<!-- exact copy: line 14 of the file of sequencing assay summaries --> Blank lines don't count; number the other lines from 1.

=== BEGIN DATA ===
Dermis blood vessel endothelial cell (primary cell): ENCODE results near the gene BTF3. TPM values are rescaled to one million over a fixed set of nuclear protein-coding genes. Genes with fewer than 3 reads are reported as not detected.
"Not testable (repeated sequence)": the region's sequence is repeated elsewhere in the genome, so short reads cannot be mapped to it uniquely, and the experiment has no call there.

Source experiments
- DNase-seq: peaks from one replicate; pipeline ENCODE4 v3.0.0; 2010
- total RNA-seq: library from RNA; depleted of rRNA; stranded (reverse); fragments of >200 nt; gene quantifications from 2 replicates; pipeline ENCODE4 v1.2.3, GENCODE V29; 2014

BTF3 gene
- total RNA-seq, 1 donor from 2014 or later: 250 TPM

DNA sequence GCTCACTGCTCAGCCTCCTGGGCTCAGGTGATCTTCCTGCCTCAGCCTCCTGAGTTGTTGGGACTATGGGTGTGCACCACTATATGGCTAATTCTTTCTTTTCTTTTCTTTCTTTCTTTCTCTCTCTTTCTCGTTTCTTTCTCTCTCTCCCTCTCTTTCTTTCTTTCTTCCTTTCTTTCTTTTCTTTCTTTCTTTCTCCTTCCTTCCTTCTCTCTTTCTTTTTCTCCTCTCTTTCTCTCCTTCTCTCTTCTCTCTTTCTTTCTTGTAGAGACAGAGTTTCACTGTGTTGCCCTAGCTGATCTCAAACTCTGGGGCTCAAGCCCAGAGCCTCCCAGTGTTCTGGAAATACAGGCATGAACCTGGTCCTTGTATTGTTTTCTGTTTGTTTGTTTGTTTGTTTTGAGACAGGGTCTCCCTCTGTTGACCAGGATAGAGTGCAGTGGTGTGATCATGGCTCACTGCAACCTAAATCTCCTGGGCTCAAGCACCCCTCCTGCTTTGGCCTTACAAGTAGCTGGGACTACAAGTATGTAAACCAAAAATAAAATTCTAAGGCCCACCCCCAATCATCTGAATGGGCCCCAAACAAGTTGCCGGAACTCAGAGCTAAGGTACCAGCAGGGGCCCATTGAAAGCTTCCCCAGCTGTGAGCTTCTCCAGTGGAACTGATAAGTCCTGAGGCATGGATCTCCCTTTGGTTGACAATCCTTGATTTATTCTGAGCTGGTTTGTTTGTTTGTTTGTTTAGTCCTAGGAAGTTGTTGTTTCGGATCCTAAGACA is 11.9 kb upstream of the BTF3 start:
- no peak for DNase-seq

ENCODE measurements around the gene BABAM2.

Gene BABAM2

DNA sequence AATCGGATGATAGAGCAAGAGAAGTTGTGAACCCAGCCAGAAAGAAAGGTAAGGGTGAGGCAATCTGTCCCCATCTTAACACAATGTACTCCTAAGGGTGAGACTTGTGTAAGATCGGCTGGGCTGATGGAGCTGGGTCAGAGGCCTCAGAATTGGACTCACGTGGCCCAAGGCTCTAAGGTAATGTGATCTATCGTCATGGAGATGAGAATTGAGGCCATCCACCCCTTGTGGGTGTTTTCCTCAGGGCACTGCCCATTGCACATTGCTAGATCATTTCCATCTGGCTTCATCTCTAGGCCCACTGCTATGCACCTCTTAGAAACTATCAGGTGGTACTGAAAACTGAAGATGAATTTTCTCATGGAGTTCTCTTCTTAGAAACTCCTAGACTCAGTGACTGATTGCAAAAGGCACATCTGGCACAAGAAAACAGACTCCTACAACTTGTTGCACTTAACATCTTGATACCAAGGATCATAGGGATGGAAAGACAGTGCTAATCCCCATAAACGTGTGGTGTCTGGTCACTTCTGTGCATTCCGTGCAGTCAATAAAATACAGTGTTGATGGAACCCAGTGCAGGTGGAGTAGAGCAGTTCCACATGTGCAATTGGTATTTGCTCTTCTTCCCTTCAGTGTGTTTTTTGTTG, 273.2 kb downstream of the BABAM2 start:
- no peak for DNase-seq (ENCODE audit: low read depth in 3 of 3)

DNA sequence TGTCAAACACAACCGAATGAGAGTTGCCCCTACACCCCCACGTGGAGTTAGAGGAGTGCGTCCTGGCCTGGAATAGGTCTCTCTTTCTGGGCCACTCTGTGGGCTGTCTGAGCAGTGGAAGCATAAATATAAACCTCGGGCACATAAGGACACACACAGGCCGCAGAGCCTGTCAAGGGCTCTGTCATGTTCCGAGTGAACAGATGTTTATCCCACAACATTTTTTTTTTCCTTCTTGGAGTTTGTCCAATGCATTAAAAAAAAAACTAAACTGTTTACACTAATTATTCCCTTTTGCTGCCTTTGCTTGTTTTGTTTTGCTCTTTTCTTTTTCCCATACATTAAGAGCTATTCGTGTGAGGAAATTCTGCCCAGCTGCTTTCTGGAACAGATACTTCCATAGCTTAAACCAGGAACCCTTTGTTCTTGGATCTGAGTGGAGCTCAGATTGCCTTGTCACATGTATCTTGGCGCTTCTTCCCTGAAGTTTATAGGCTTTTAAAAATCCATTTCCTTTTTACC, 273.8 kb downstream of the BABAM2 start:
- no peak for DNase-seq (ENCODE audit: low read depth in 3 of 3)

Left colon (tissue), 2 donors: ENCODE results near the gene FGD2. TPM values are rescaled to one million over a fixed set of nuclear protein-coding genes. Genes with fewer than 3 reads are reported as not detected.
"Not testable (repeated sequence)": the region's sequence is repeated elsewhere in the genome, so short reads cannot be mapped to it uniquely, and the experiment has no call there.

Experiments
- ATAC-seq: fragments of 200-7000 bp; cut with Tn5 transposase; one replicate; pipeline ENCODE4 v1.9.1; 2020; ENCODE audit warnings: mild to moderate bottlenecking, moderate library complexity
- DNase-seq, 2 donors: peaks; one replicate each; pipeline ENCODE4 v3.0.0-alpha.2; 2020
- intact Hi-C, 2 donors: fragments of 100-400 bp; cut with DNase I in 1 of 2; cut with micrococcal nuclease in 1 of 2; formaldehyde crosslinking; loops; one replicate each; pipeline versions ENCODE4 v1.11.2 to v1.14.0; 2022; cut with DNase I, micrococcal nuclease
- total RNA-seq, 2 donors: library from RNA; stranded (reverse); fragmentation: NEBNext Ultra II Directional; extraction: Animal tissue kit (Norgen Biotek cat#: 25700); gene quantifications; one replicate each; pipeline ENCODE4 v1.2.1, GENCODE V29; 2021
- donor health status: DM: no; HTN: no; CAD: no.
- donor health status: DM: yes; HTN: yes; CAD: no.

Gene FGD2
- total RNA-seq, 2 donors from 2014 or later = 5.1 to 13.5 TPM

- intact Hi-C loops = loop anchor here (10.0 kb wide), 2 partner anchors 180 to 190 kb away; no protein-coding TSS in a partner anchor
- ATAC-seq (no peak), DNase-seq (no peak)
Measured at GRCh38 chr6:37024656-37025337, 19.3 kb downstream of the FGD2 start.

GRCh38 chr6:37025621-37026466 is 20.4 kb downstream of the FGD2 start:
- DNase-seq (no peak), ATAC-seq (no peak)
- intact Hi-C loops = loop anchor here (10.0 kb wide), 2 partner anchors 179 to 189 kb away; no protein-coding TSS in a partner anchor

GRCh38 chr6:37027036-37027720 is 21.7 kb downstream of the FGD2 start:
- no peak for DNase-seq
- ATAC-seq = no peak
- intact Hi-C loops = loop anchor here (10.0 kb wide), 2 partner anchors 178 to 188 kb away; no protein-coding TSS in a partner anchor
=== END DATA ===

DNA sequence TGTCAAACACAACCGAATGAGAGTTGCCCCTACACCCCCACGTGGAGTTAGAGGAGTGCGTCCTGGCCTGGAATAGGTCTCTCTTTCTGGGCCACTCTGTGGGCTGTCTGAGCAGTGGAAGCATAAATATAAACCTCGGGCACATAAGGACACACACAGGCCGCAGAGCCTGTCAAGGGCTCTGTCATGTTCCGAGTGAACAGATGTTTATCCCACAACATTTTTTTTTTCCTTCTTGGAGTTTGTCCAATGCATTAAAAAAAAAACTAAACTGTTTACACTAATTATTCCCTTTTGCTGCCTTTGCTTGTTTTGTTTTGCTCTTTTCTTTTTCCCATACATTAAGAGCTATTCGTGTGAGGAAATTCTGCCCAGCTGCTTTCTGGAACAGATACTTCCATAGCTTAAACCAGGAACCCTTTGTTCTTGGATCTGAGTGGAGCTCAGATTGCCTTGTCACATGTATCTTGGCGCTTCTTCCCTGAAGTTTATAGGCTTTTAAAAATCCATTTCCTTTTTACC, 273.8 kb downstream of the BABAM2 start: